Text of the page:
Jonathan EzeÂ interacts with the Resident Electoral Commissioner (REC) for Akwa Ibom State, Mike Igini on concerns over the multiplicity of political parties ahead and its pitfalls.
Considering the provisions of the law,Â is merger possible among political parties?
Ordinarily, it is the task of the Independent National Electoral Commission (INEC) to promote the electoral participation in the political process.
This is in keeping with the parameters for judging the norms of credible and acceptable elections which are; undeterred participation of stakeholders, free and unfettered competition between political groups and the legitimacy of the outcome of elections.Â It is also the mandate of INEC to point out the pitfalls of some democratic practices, so that election stakeholders would be well aware of the consequences individual and group decision-making on the overall political arena and political process, especially as it pertains to elections which is our primary concern and as they affect the consolidation of democracy in Nigeria which is our overarching raison dâ€™etre as a commission.
For this reason, one must point out that although it is best for the policy options open to voters to be diverse, most voters often do not have the analytical sophistication to sieve through the differences of so many political groups, this can make decision-making at the ballot very tedious if the political parties vying for position are too many and where many have not clearly articulated their visions and policy missions in the media that are easy for voters to understand. In this respect, the fears and concerns you have expressed may be valid. This is not only an anecdotal concern but as a matter of scientific fact. The fields of political science and mathematics concerns with voting outcomes under plural and multi-party election outcomes have expressed similar positions with respect to possible effects of too many contestants on the democratic ballot.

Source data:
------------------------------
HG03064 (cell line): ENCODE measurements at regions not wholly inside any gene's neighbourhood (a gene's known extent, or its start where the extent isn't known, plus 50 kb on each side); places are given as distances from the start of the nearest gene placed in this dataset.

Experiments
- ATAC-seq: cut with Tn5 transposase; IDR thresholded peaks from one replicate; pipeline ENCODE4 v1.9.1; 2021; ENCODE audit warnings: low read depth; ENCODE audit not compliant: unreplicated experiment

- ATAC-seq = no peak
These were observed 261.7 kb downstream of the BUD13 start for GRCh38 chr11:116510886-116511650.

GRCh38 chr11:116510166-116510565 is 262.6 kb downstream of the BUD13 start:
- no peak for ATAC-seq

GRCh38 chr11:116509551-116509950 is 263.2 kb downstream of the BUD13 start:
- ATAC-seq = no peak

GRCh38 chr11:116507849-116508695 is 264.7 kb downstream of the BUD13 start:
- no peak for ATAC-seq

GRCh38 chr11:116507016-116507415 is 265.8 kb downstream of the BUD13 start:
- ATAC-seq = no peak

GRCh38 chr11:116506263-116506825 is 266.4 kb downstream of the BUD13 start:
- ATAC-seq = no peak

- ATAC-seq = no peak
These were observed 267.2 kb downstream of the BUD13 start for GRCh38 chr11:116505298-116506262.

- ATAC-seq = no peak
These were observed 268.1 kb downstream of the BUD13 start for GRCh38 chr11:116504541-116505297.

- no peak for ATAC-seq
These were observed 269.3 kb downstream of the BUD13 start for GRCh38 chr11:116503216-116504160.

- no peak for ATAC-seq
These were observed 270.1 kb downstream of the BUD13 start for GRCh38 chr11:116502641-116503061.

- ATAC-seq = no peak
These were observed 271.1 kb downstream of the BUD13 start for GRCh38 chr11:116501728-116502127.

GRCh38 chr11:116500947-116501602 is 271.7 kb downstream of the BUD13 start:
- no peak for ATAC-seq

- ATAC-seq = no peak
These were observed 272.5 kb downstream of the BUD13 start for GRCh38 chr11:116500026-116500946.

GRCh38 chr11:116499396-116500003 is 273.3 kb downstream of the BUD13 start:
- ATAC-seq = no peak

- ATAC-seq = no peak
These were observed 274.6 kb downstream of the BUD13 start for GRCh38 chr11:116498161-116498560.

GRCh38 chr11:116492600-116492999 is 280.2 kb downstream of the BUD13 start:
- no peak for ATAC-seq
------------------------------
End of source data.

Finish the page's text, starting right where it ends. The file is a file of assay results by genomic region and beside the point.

Those who are familiar with some political science theories and hypothesis such as the Duverger’s hypothesis or the Duvergerâ€™s equilibra, the Condocert hypothesis, the Nath-Bayes hypothesis, the Condocert winner or Condocert loser hypothesis, Bordaâ€™s theory, Arrow’s Theorem, amongst others have come to the understanding that using the game theory mathematical variables, with increasing number of contestants in a ballot, the resulting outcome of elections tends to favour the aggregation of votes towards the two leading parties. Duvergerâ€™s comparative survey of party systems investigated the sources of dualism, or the concentration of political party activity in two main parties. It contends that national factors explain a great deal, but two-party systems are invariably associated with a particular type of institutional arrangement: the single-member district, plurality electoral system. Hence it suggests that â€˜Dualist countries use the simple-majority vote and simple-majority vote countries are dualistâ€™.
Simply explained, especially in the case of the American-style Presidential elections that we run, what Duvergerâ€™s law which is a hypothesis first propounded by the Frenchman Maurice Duverger in the early 1950s and made popular by Gary Cox in an influential 1997 book, â€˜Making Votes Countâ€™,Â suggests that,Â voters knowing that only the top two parties are real contenders, often aggregate their votes around such parties deciding not to â€˜wasteâ€™ their one and only vote on supporting an ‘also-ran party’ that is going to come in at a third, fourth or lower place. Hence this decision-making pressure to make a difference pushes voters instead to back the top two that they may not really like and leave the rest to wither. Although, some scientists have countered the validity of the law by using countries such as Canada which tended to disperse votes hence forcing coalitions as a negation of the law, however, it remains a possibility in our well over 68 partiesâ€™ context given the close contextual arrangements of the Nigerian system to the American voting system. I strongly advise against too much multiplicity of parties and the pitfalls thereof especially where the system has choked off the oxygen for other parties to flourish at the local government levels from where they could have built statewide, zonal or national support gradually due to absence of real elections in the 774 LGAs in Nigeria.